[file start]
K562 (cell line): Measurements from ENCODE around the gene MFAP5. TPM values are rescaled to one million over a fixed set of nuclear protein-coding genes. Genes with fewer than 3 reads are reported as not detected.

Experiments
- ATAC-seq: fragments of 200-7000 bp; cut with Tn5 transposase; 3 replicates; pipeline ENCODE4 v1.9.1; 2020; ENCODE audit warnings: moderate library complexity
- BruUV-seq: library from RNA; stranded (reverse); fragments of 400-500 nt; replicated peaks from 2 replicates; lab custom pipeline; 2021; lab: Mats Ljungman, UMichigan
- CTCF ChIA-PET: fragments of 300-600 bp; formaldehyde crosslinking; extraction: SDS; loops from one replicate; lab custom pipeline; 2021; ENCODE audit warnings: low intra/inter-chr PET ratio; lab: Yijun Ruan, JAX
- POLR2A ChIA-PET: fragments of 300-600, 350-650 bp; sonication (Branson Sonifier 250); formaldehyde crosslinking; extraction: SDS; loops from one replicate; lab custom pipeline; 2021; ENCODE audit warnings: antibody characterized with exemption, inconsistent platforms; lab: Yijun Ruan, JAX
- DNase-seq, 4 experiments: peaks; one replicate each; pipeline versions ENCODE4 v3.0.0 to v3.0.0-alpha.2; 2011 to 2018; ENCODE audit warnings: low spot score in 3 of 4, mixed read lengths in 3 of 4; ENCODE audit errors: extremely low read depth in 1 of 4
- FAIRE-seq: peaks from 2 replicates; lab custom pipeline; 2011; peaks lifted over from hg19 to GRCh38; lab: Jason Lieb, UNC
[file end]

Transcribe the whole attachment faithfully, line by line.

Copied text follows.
K562 (cell line): Measurements from ENCODE around the gene MFAP5. TPM values are rescaled to one million over a fixed set of nuclear protein-coding genes. Genes with fewer than 3 reads are reported as not detected.

Experiments
- ATAC-seq: fragments of 200-7000 bp; cut with Tn5 transposase; 3 replicates; pipeline ENCODE4 v1.9.1; 2020; ENCODE audit warnings: moderate library complexity
- BruUV-seq: library from RNA; stranded (reverse); fragments of 400-500 nt; replicated peaks from 2 replicates; lab custom pipeline; 2021; lab: Mats Ljungman, UMichigan
- CTCF ChIA-PET: fragments of 300-600 bp; formaldehyde crosslinking; extraction: SDS; loops from one replicate; lab custom pipeline; 2021; ENCODE audit warnings: low intra/inter-chr PET ratio; lab: Yijun Ruan, JAX
- POLR2A ChIA-PET: fragments of 300-600, 350-650 bp; sonication (Branson Sonifier 250); formaldehyde crosslinking; extraction: SDS; loops from one replicate; lab custom pipeline; 2021; ENCODE audit warnings: antibody characterized with exemption, inconsistent platforms; lab: Yijun Ruan, JAX
- DNase-seq, 4 experiments: peaks; one replicate each; pipeline versions ENCODE4 v3.0.0 to v3.0.0-alpha.2; 2011 to 2018; ENCODE audit warnings: low spot score in 3 of 4, mixed read lengths in 3 of 4; ENCODE audit errors: extremely low read depth in 1 of 4
- FAIRE-seq: peaks from 2 replicates; lab custom pipeline; 2011; peaks lifted over from hg19 to GRCh38; lab: Jason Lieb, UNC